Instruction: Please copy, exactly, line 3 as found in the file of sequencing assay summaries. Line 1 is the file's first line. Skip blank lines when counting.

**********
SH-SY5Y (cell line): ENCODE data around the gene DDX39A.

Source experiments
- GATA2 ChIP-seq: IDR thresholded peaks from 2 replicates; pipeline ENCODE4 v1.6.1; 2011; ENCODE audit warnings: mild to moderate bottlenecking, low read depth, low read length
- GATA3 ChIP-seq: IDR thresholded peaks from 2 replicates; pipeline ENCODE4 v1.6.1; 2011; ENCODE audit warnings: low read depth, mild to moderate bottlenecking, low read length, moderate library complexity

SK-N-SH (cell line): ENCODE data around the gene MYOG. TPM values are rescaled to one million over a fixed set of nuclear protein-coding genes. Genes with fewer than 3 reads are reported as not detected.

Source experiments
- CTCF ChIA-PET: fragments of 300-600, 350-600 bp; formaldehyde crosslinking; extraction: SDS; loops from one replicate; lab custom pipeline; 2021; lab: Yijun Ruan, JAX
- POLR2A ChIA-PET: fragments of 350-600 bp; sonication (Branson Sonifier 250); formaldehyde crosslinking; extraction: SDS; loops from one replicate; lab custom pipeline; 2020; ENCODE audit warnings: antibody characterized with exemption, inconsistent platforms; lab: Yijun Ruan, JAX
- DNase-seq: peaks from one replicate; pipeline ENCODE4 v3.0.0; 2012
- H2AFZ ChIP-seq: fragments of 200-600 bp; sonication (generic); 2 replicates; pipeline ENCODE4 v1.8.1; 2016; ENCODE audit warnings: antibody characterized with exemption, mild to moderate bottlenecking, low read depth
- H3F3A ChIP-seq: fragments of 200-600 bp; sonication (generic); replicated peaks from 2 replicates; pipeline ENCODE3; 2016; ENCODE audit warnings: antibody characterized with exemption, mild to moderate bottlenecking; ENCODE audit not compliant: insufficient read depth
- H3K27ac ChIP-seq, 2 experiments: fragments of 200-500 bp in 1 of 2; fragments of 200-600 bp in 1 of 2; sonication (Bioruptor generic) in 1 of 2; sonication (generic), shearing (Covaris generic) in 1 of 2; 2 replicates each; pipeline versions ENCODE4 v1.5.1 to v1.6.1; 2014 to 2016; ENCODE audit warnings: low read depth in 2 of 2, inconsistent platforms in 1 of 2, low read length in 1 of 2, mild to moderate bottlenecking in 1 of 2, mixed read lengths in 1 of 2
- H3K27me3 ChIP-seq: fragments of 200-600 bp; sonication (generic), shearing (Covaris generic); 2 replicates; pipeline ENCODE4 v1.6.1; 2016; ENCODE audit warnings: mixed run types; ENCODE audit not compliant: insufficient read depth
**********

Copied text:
- GATA2 ChIP-seq: IDR thresholded peaks from 2 replicates; pipeline ENCODE4 v1.6.1; 2011; ENCODE audit warnings: mild to moderate bottlenecking, low read depth, low read length